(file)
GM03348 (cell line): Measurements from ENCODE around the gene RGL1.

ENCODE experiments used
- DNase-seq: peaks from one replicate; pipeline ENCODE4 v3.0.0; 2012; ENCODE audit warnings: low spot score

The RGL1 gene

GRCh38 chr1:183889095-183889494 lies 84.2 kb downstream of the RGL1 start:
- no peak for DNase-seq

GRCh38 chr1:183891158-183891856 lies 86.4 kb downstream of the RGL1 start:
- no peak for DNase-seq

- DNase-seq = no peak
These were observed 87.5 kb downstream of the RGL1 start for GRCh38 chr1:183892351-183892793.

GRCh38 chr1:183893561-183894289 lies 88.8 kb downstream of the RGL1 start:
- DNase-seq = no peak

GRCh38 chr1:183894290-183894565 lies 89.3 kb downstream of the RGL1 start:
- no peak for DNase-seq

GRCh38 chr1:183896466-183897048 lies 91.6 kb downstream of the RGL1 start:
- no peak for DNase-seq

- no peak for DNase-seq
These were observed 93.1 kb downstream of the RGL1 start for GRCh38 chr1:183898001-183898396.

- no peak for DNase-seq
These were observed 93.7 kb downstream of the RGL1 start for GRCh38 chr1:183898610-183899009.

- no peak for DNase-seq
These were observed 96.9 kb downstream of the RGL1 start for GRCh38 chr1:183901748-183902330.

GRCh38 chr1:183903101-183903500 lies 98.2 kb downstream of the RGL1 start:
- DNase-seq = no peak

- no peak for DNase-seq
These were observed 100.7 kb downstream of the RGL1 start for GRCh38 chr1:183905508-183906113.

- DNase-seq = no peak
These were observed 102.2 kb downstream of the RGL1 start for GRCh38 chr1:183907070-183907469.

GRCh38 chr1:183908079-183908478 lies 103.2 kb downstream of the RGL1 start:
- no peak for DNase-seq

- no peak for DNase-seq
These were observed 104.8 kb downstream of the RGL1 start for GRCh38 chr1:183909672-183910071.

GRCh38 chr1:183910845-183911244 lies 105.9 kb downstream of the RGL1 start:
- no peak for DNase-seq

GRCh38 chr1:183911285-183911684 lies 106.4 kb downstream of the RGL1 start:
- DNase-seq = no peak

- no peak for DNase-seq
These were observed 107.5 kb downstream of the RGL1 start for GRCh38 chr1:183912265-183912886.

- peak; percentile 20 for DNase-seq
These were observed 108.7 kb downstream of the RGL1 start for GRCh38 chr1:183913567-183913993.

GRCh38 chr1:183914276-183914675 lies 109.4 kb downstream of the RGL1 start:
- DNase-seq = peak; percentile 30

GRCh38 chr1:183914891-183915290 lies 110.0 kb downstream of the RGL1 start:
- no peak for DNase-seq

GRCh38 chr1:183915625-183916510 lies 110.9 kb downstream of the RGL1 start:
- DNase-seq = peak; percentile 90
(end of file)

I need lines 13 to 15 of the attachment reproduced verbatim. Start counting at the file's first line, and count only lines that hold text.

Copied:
GRCh38 chr1:183894290-183894565 lies 89.3 kb downstream of the RGL1 start:
- no peak for DNase-seq

GRCh38 chr1:183896466-183897048 lies 91.6 kb downstream of the RGL1 start: